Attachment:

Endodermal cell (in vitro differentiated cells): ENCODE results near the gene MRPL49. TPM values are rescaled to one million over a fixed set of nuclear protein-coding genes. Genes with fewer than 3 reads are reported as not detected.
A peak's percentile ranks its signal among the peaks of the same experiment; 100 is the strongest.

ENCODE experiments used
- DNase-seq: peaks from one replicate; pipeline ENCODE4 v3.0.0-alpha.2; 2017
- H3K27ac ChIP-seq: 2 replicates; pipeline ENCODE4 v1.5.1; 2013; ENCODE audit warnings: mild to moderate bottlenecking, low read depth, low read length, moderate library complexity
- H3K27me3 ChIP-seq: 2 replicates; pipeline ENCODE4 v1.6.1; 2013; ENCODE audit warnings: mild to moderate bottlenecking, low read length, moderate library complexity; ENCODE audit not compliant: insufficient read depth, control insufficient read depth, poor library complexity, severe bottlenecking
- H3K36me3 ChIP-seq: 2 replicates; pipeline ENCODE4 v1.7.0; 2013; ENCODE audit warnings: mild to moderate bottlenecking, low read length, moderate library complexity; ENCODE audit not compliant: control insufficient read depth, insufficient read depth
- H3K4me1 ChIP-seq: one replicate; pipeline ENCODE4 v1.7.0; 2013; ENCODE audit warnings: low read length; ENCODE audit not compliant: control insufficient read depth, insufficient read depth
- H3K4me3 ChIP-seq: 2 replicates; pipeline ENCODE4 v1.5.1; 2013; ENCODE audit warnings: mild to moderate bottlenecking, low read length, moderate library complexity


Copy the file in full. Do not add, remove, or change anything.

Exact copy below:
Endodermal cell (in vitro differentiated cells): ENCODE results near the gene MRPL49. TPM values are rescaled to one million over a fixed set of nuclear protein-coding genes. Genes with fewer than 3 reads are reported as not detected.
A peak's percentile ranks its signal among the peaks of the same experiment; 100 is the strongest.

ENCODE experiments used
- DNase-seq: peaks from one replicate; pipeline ENCODE4 v3.0.0-alpha.2; 2017
- H3K27ac ChIP-seq: 2 replicates; pipeline ENCODE4 v1.5.1; 2013; ENCODE audit warnings: mild to moderate bottlenecking, low read depth, low read length, moderate library complexity
- H3K27me3 ChIP-seq: 2 replicates; pipeline ENCODE4 v1.6.1; 2013; ENCODE audit warnings: mild to moderate bottlenecking, low read length, moderate library complexity; ENCODE audit not compliant: insufficient read depth, control insufficient read depth, poor library complexity, severe bottlenecking
- H3K36me3 ChIP-seq: 2 replicates; pipeline ENCODE4 v1.7.0; 2013; ENCODE audit warnings: mild to moderate bottlenecking, low read length, moderate library complexity; ENCODE audit not compliant: control insufficient read depth, insufficient read depth
- H3K4me1 ChIP-seq: one replicate; pipeline ENCODE4 v1.7.0; 2013; ENCODE audit warnings: low read length; ENCODE audit not compliant: control insufficient read depth, insufficient read depth
- H3K4me3 ChIP-seq: 2 replicates; pipeline ENCODE4 v1.5.1; 2013; ENCODE audit warnings: mild to moderate bottlenecking, low read length, moderate library complexity